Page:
Chester Wetland Centre: Balsam bash
On 17 June, staff from the Binnies UK Ltd Chester office joined forces with staff from several partner organisations to remove Himalayan balsam from one of our project sites. Forty volunteers worked together on the day, including 13 from Binnies, clearing approximately 180 m of dense growth of this invasive non-native species.
The day of ‘balsam bashing’ was linked to Binnies’ work on the Chester Wetland Centre, an exciting project with the potential to deliver a wide range of environmental and community benefits. Binnies is working on this project with The Land Trust, the Environment Agency, Cheshire West and Chester Council, The Conservation Volunteers (TCV) and the Friends of the Countess of Chester Country Park. It was great to see these partners coming together for this day of practical action.
The Friends of the Countess of Chester Country Park came up with the original idea of the Chester Wetland Centre, aiming to create a low nutrient wet meadow (an increasingly rare but valuable native wetland habitat) within the country park. Binnies has just completed the outline design and feasibility study for the project and is looking forward to the next phase of detailed design and preparing a planning application. The Environment Agency has been the main funder of the work to date.
Finchett’s Gutter is the source of the water for the proposed wetlands. It is a heavily modified water body with poor ecological status and high nutrient and sediment loadings. The proposals, which include the creation of an integrated treatment wetland upstream of the country park, new meandering channels, ponds and scrapes and areas of wet woodland, would generate significant improvements in the water body’s in-channel morphology, flood plain connectivity, water quality and ecological value. It would also deliver big improvements in local biodiversity and access to nature for the local community, with proposals including footpath improvements, viewing shelters, bird hides, promontories and interpretation boards. But works cannot take place until large amounts of Himalayan balsam are removed.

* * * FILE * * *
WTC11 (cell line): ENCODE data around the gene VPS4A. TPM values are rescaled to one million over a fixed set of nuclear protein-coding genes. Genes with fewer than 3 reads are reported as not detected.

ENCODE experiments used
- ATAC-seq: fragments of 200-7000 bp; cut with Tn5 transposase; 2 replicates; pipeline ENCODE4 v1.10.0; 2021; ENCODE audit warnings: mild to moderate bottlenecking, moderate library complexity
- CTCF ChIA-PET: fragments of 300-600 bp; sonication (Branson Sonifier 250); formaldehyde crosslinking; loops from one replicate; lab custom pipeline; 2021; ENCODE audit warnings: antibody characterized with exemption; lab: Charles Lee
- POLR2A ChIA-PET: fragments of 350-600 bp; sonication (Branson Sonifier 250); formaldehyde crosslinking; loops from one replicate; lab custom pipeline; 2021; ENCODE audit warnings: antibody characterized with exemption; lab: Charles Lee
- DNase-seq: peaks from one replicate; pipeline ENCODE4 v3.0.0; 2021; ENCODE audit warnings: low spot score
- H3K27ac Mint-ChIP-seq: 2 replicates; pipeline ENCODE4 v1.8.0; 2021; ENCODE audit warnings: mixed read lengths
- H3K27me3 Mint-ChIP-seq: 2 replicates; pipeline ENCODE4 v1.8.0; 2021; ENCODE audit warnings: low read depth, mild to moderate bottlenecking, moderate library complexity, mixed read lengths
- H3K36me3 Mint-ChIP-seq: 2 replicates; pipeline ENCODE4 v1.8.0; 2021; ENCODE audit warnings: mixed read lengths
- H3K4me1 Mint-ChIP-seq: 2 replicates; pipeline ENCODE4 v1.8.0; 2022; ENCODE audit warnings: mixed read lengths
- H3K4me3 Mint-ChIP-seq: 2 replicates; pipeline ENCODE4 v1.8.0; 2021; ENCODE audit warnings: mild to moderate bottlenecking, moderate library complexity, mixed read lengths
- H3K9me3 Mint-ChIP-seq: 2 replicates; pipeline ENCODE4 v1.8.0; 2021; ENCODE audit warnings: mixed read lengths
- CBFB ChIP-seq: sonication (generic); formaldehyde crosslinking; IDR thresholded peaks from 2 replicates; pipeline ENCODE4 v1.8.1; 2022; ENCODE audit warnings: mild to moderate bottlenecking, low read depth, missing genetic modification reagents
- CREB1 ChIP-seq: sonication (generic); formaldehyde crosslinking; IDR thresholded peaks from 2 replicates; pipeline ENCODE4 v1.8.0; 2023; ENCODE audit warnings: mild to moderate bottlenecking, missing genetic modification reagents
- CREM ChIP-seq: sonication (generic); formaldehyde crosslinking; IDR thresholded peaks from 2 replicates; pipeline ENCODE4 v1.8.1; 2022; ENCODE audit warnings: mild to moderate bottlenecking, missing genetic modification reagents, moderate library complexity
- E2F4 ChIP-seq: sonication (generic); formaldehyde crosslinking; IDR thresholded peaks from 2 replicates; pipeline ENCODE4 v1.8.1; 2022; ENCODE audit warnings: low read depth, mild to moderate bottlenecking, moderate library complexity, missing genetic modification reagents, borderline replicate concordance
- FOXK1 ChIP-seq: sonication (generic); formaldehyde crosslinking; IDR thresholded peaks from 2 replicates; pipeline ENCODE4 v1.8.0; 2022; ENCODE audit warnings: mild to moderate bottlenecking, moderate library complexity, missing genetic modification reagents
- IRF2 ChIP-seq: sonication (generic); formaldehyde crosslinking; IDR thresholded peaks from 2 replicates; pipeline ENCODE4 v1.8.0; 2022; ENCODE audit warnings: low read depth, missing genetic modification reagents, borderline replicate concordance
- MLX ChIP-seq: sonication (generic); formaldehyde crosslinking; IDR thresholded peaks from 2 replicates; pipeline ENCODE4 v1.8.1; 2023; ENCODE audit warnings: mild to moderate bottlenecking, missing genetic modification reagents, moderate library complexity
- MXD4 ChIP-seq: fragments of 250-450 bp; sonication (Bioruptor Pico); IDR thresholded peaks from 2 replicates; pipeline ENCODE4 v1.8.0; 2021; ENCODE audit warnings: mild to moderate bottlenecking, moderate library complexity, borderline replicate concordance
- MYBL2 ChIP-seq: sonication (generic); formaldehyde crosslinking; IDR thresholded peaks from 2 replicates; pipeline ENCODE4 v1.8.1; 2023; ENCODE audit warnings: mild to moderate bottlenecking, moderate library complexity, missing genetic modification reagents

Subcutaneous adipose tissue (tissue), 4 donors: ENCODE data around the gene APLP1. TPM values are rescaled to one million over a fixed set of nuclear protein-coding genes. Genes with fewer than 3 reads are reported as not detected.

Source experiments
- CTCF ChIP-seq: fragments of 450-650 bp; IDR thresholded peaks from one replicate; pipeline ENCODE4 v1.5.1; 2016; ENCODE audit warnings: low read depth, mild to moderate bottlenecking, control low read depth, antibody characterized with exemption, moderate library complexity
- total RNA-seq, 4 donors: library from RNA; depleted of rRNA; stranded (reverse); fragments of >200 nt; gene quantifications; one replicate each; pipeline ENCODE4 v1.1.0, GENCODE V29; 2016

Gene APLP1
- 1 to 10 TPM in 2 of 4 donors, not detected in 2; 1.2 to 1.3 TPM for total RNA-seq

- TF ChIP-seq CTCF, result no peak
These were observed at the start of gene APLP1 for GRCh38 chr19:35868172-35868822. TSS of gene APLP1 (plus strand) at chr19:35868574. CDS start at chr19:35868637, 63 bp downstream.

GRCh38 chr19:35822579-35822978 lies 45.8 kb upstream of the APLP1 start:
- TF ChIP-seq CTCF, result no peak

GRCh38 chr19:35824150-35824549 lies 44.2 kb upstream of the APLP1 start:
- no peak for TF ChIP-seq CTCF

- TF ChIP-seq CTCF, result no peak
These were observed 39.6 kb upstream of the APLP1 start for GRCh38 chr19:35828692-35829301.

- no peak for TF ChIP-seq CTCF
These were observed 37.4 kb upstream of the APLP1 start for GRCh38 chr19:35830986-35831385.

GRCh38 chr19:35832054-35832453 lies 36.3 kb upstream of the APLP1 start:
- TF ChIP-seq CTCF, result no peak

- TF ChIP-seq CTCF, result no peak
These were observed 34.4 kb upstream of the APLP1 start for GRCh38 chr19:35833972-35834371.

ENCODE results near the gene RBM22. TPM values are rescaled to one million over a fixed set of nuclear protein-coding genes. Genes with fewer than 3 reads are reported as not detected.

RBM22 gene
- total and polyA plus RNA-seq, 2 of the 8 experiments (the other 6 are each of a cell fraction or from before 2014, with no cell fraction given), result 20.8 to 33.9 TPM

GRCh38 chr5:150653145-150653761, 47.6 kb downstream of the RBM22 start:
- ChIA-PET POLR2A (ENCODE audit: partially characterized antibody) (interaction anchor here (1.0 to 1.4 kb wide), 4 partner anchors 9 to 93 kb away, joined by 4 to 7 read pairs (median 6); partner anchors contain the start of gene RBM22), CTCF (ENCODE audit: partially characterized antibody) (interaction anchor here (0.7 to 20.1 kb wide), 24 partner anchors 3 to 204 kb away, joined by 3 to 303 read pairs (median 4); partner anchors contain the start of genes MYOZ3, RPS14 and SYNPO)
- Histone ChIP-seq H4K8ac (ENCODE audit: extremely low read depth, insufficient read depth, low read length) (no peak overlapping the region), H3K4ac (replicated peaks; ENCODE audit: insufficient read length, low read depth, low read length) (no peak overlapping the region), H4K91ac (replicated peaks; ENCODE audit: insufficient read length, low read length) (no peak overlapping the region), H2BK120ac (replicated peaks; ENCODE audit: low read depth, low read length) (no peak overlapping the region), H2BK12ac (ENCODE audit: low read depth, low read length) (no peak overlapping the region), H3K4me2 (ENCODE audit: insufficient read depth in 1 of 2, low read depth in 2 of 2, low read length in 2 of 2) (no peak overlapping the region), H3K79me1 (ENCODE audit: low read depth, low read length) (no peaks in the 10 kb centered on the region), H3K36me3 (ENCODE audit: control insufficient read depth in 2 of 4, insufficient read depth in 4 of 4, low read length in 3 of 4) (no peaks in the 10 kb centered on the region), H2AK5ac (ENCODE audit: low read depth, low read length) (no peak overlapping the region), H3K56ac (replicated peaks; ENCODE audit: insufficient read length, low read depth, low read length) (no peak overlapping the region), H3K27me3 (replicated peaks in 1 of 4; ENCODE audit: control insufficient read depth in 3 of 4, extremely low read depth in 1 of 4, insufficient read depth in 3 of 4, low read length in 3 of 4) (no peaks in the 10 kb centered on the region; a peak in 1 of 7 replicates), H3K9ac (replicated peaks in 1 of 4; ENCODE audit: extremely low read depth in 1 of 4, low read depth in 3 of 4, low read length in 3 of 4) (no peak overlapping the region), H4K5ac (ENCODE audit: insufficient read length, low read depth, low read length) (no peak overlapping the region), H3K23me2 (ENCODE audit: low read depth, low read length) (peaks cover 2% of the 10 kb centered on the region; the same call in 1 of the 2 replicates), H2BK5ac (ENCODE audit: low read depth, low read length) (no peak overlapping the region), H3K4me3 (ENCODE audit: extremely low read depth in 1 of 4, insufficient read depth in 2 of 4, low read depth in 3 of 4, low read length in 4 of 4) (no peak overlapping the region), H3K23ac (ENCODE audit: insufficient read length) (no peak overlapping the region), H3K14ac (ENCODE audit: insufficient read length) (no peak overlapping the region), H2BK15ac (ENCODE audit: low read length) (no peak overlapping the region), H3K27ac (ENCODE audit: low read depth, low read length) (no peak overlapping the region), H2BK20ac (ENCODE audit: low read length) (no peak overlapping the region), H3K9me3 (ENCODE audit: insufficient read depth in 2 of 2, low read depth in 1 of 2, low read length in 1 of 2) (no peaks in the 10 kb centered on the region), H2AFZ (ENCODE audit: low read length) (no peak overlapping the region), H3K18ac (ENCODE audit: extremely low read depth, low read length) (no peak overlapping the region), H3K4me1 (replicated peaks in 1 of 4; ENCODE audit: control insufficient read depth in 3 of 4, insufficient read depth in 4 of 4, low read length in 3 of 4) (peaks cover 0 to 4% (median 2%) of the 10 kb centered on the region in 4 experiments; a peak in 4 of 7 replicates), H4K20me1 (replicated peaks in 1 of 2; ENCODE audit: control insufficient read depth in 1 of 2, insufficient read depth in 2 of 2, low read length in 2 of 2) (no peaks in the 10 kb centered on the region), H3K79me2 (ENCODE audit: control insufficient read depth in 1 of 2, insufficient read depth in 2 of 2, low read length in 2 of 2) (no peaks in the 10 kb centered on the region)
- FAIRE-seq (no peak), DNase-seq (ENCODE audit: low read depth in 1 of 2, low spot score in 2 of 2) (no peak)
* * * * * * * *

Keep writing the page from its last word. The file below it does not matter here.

Himalayan balsam was introduced to the UK in 1839 and spreads by seed, particularly along our riverbanks, where it can outcompete native flora and reduce local biodiversity. It is an annual plant, dying back each winter, leaving areas of bare ground that can exacerbate silt pollution. The work on 17 June was carefully timed to ensure the plants could be pulled at the optimum time of year, when the plant is fully grown but not yet in flower or at risk of dispersing seed. Removing as much as 180 m is a great contribution to the future of the project.
At Binnies, we create new possibilities for humanity through our innovative approach to delivery. Backed by a culture that has stayed true since the company’s founding over 100 years ago, Binnies develops intelligent water and environmental solutions using a whole-life-cycle approach to deliver functional infrastructure and lasting environmental and social legacies. We strive to elevate the quality of life for our local communities today and for generations to come.
Binnies is an RSK group company and was formerly part of Black & Veatch.
About the RSK group (RSK)
RSK is a leading integrated environmental, engineering and technical services group made up of over 100 businesses. The group is headquartered in the United Kingdom and has an established presence in more than 40 countries around the world.
For over 30 years, RSK has been helping organisations realise their business goals efficiently, cost-effectively and with the minimum environmental and social impact. We deliver practical solutions to some of the greatest challenges of our time. As a client-focused business, our services are constantly evolving to directly respond to or pre-empt global conditions and legislative drivers.
Angela Collins Tel: +44 (0)1737 856399 | Mobile: +44 (0)7391 639733 | Email:firstname.lastname@example.org